Religious belief and modern skepticism have been butting heads since the Enlightenment. Here's a case in, um, point: Is the ancient spear in the Imperial Treasury at Vienna's Hofburg Palace really the one that a Roman centurion used to pierce the side of the crucified Jesus Christ? Legend insists that it is, but science is doing its best to fact-check the story. Like the 51-cm relic itself first mentioned in the Gospel of John the tale of the Holy Lance, or Spear of Destiny, has been embellished over the ages. As one oft-quoted account has it: "Whomsoever claims this spear and solves its secrets holds the destiny of the world in his hands, for good or evil."
British metallurgist Robert Feather has decoded some of its secrets. He addressed old beliefs with 21st century X-ray diffraction and fluorescence tests to reveal structure and composition, swab checks for organic material (like blood), and other noninvasive procedures and found the main body of the spear to be medieval, dating to the 7th century at the earliest. Charlemagne may well have possessed the spear in 800 and Hitler's Nazis took it from Vienna in 1938 but Constantine the Great could not have called upon the reputed powers of a weapon that didn't exist to help him Christianize the Roman Empire in the 4th century.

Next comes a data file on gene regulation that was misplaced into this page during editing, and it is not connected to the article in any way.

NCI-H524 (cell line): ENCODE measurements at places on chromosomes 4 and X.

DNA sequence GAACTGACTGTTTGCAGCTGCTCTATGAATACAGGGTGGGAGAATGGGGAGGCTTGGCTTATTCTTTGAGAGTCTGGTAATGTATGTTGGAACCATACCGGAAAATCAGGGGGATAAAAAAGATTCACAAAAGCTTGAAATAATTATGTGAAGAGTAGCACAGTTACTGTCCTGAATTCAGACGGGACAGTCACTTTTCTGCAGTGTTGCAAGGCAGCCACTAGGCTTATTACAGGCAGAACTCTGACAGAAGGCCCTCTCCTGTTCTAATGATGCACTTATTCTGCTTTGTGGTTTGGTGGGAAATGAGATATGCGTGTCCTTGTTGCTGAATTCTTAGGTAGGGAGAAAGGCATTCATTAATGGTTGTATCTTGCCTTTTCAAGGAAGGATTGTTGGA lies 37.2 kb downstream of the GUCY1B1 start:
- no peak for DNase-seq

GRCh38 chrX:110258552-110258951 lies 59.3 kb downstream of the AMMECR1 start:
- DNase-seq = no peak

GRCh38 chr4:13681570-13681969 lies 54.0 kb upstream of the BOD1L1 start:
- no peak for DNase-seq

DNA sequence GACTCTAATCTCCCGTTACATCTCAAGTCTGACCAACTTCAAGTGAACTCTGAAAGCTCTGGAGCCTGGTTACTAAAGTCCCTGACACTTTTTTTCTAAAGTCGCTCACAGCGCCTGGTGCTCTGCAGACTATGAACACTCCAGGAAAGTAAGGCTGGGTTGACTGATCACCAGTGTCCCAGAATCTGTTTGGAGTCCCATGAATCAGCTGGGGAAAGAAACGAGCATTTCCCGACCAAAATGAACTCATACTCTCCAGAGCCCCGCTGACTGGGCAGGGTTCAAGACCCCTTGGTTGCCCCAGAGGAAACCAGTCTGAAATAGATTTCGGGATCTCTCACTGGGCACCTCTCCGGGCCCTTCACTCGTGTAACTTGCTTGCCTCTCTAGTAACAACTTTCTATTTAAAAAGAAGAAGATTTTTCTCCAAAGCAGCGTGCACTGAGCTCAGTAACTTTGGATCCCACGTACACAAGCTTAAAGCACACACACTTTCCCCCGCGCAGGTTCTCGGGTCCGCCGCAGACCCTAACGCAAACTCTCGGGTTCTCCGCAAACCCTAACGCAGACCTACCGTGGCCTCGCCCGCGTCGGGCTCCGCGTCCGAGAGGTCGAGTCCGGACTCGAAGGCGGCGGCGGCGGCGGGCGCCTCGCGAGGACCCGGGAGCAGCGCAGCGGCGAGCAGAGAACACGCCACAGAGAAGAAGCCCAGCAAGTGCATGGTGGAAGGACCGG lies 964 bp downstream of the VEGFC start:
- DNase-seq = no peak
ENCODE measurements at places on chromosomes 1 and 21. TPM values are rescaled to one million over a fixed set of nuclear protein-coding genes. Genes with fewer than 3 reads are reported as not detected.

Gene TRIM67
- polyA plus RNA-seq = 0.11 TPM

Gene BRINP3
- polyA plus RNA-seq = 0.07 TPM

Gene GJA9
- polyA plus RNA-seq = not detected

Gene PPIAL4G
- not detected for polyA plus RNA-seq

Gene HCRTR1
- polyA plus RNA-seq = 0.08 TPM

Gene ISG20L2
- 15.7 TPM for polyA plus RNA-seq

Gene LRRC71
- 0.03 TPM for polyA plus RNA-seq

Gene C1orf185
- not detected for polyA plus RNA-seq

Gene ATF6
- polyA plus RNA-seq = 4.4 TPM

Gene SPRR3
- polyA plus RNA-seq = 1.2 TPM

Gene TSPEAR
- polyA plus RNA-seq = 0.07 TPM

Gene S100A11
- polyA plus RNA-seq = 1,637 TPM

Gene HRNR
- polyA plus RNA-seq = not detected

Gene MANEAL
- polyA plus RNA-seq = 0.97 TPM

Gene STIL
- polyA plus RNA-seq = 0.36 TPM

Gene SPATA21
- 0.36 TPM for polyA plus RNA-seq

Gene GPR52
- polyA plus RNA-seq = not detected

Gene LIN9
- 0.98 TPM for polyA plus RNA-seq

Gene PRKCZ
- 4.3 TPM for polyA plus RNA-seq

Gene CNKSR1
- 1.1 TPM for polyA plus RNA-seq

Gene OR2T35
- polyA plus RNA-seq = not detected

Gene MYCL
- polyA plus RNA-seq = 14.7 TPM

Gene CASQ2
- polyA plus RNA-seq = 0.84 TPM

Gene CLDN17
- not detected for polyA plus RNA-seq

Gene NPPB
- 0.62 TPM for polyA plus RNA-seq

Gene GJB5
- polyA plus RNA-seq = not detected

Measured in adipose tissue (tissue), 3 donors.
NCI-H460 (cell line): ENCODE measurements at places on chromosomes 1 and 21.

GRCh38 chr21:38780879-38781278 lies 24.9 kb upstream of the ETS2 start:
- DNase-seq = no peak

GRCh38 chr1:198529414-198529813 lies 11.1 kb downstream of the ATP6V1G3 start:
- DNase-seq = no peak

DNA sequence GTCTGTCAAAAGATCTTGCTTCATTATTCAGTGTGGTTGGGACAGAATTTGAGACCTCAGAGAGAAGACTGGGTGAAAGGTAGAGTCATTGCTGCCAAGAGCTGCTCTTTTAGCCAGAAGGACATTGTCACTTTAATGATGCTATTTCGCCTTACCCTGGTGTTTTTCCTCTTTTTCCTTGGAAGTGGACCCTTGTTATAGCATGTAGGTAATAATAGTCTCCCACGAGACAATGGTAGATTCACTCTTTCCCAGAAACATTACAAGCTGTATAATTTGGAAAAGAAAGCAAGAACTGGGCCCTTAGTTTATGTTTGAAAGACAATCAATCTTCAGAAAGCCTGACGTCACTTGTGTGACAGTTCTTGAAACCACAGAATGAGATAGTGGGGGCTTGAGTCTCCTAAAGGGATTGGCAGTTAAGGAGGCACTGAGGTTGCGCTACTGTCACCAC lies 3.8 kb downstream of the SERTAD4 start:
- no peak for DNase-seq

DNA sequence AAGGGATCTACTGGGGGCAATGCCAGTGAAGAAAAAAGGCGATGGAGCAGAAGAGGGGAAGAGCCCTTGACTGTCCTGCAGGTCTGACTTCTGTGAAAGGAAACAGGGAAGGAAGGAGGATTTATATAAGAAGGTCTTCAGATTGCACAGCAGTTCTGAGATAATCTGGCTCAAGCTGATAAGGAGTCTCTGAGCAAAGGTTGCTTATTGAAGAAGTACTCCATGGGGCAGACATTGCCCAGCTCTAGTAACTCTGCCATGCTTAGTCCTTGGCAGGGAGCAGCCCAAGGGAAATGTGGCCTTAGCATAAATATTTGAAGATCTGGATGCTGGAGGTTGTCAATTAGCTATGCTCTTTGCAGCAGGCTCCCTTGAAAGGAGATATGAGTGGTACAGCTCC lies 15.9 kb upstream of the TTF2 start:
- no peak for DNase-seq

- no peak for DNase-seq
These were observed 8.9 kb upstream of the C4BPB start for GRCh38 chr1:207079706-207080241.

But the story (told in a documentary, The Spear of Christ, which airs in the U.K. this week) does not end there. An iron pin long claimed to be a nail from the crucifixion, hammered into the blade and set off by tiny brass crosses is "con-sistent" in length and shape with a 1st century Roman nail, says Feather. While science can't date the iron fragments around it, he adds, the crosses are significant: someone used them to mark an area believed to contain parts of a nail used in the True Cross. "We're in the realm of speculation," he concedes, "but you cannot rule it out. Some people had faith in it, and faith is a wondrous thing." This mystery may well be eternal.